Pioneer cover

From the press release: From the moment he is handed a possibility of making the first alien contact, Saunders Maxwell decides he will do it, even if doing so takes him through hell and back.

Unfortunately, that is exactly where that journey takes him.

The vision that Zimmerman paints of vibrant human colonies on the Moon, Mars, the asteroids, and beyond, indomitably fighting the harsh lifeless environment of space to build new societies, captures perfectly the emerging space race we see today.

He also captures in Pioneer the heart of the human spirit, willing to push forward no matter the odds, no matter the cost. It is that spirit that will make the exploration of the heavens possible, forever, into the never-ending future.

Available everywhere for $3.99 (before discount) at amazon, Barnes & Noble, all ebook vendors, or direct from the ebook publisher, ebookit. And if you buy it from ebookit you don't support the big tech companies and I get a bigger cut much sooner.

Arianespace offers to pick up SpaceX business

The competition heats up: In an effort to gain more business, Arianespace is offering to add an additional launch to its 2017 schedule for any satellite companies whose payload launch is being delayed by both SpaceX’s Falcon 9 launchpad explosion as well as a delay in Russian Proton launches due to its own technical issues.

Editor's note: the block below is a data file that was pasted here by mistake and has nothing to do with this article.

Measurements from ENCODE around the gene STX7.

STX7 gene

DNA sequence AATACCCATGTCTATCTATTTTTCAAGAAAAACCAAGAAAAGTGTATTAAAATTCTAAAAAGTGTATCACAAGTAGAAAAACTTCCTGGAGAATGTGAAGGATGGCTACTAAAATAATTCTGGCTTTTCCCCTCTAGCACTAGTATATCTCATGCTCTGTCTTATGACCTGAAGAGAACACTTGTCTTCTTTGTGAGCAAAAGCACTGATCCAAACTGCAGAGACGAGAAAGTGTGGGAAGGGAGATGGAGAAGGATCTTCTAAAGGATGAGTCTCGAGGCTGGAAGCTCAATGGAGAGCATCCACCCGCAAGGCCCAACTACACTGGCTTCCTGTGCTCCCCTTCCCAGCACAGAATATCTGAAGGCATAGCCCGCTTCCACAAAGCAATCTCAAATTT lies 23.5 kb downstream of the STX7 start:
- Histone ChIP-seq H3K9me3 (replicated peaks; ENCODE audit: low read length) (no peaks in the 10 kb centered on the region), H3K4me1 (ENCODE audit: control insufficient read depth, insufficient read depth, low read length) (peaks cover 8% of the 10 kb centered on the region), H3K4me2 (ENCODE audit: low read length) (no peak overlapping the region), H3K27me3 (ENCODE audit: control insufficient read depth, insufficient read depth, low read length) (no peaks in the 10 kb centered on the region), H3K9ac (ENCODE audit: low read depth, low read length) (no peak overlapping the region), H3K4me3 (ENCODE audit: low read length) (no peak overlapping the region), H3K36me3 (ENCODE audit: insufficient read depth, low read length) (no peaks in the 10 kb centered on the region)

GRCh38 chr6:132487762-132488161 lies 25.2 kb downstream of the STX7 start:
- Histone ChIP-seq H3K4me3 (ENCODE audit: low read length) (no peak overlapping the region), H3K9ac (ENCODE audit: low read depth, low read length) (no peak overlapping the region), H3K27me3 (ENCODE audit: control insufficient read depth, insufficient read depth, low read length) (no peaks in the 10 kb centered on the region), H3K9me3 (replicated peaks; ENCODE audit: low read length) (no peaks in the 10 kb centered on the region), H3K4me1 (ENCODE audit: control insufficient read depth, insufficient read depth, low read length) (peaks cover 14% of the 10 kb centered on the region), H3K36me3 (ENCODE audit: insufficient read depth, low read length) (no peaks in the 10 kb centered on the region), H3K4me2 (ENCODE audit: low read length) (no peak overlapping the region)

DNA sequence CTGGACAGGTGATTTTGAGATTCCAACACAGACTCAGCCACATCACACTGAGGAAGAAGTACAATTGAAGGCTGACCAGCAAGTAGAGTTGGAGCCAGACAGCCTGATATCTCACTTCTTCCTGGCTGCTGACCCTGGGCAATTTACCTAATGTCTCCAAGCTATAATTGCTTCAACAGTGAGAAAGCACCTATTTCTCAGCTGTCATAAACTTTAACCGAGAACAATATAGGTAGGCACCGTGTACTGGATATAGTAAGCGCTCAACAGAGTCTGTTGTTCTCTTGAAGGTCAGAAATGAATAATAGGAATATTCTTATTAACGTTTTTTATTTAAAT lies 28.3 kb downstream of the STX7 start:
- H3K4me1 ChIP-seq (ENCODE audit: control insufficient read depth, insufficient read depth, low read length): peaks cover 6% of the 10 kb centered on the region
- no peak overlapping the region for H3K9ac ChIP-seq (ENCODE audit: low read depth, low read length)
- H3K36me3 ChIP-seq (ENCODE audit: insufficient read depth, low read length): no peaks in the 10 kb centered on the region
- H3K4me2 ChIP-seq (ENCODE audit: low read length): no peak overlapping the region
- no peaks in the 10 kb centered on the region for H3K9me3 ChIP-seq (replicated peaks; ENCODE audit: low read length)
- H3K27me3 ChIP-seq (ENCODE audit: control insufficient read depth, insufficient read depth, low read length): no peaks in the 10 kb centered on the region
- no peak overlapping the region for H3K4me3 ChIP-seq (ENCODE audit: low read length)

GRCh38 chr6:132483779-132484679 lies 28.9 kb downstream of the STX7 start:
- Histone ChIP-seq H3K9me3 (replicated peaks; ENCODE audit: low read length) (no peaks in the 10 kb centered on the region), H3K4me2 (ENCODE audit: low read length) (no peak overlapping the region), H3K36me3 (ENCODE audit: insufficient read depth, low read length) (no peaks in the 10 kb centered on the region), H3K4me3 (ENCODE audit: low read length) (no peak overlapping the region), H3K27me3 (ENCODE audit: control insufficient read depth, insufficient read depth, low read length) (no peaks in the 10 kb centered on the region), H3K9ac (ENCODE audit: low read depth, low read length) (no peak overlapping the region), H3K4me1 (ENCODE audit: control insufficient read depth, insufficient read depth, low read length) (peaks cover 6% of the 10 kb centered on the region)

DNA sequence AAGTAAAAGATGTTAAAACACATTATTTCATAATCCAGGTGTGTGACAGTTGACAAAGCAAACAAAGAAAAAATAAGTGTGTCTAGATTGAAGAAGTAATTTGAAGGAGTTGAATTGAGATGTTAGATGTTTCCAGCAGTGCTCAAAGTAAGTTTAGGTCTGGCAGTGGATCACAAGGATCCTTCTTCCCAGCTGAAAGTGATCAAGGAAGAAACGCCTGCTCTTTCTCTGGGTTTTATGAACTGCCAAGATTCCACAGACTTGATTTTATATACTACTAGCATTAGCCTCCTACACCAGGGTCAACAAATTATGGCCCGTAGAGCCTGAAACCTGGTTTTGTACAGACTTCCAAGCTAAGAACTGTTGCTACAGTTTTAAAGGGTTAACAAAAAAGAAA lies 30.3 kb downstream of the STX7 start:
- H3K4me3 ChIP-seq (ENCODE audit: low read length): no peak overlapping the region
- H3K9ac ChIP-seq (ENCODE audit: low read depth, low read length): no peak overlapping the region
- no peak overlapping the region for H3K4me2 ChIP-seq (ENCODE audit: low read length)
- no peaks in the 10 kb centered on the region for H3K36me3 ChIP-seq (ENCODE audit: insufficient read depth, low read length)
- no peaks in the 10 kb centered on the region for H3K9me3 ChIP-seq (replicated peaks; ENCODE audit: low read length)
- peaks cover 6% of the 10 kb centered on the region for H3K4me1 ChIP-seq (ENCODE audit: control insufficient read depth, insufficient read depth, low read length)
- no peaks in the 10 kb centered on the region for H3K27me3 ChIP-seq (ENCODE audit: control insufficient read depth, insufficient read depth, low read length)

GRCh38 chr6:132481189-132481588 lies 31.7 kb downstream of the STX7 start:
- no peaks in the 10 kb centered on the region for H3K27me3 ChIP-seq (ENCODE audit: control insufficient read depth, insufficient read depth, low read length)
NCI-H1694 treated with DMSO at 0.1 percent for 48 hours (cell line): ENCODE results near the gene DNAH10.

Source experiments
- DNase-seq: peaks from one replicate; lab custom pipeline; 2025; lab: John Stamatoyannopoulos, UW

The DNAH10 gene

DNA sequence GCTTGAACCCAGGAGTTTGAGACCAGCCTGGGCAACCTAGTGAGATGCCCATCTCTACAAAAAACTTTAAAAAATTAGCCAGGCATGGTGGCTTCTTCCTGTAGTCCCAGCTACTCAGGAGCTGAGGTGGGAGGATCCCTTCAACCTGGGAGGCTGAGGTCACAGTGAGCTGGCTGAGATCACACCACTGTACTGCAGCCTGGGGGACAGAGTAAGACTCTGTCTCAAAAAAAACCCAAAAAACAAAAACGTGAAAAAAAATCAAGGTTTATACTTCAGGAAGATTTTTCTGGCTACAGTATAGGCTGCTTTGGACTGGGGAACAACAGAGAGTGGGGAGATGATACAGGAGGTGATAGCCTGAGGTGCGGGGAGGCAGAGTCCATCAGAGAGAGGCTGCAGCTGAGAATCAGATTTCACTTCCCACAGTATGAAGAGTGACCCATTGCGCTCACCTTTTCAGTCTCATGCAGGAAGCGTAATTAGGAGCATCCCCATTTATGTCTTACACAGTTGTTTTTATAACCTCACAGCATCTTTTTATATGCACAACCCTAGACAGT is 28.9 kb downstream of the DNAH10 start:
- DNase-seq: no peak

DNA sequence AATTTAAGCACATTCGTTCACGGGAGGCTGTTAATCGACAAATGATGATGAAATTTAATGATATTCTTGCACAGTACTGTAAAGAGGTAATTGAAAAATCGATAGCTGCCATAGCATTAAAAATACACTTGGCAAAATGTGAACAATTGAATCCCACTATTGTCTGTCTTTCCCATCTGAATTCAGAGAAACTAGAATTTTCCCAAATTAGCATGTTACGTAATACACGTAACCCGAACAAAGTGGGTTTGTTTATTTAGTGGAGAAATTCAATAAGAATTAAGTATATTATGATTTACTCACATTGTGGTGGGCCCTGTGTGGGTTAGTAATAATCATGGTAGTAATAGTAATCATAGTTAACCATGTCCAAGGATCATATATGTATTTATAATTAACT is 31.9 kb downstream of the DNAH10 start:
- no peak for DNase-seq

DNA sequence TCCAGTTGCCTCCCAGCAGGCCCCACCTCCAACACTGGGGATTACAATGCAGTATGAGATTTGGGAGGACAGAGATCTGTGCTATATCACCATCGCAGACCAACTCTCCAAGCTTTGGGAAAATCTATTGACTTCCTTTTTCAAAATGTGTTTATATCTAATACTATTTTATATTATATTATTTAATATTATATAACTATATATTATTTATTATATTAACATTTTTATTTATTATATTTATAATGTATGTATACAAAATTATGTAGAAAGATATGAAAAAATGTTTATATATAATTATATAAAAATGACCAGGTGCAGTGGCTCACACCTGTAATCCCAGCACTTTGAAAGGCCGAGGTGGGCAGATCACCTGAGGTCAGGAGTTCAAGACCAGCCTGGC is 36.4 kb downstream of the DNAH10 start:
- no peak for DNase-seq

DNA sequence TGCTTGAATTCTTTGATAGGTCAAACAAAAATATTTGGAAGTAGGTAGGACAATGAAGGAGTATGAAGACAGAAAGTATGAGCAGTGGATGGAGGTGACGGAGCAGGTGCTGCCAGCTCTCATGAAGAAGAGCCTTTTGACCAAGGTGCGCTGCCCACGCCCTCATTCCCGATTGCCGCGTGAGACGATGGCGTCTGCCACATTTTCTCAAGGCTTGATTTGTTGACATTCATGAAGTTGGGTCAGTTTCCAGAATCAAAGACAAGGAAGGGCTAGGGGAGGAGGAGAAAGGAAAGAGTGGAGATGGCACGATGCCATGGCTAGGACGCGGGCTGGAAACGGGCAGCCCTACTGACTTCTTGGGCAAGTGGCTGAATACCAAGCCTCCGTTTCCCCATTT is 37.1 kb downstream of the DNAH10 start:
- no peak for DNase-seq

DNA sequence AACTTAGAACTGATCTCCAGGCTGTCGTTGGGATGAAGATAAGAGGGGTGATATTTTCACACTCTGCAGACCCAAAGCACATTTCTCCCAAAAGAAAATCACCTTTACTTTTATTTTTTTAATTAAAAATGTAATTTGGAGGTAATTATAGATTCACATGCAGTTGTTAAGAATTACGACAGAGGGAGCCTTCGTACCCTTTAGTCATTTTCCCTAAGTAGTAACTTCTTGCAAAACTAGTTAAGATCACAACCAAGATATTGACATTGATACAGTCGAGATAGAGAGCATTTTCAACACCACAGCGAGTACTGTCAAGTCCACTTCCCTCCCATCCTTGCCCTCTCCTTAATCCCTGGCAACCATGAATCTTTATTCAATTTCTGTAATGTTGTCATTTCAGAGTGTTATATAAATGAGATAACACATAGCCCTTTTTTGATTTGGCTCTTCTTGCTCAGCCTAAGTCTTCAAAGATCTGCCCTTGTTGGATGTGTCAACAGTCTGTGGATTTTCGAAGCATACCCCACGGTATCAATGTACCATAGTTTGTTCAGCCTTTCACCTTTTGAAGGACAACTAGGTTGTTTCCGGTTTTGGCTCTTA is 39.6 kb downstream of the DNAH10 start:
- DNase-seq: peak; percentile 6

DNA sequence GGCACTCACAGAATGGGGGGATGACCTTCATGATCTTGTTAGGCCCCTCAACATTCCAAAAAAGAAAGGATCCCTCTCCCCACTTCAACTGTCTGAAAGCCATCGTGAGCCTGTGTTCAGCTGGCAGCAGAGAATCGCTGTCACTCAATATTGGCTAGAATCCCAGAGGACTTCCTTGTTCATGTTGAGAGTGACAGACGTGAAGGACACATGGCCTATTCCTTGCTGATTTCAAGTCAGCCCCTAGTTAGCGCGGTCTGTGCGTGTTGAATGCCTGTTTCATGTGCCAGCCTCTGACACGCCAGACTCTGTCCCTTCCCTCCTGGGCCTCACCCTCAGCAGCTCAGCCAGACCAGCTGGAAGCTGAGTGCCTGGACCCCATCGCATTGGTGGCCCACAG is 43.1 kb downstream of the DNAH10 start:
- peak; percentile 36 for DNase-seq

In his remarks it seemed to me that the CEO of Arianespace was almost gloating.

In a Sept. 7 interview with France Info radio, Israel reiterated his confidence in what he portrayed as Arianespace’s more plodding, deliberative — and higher-cost — approach to launches when compared to SpaceX.

Arianespace does not want a reusable rocket for the moment, he said, because it’s not certain that reusability can reduce costs and maintain reliability. The Ariane 6 rocket, to operate starting in 2020, will not be reusable. The company also is wary of the Silicon Valley ethos that champions constant iteration, which he said has been a feature of Hawthorne, California-based SpaceX as well. “We think that the more a launch resembles the preceding launch, the better we are for our customers because we remain in the ‘explored domain’ where everything is understood,” Israel said.

In the short run he and Arianespace might benefit by this situation, but in the long run they will face a shrinking market share if they cannot lower the price of their rockets.


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  • I sincerely hope that business schools around the country are taking notes on the current commercial space landscape and designing curricula. We’re watching a nascent Golden Age of Space in real time.

  • Localfluff

    Yeah, I suggest that those who seriously follow this business keep some kind of diary with the thought in mind to write some kind of case study at least, after the fact. All industries have their weird quirks. Space is interesting because of its shift from government to private. Big geomilitary politics mixed with individual billionaires and crazy space cadets. It is often hard to tell who is a fraudster and who is honestly just stupid.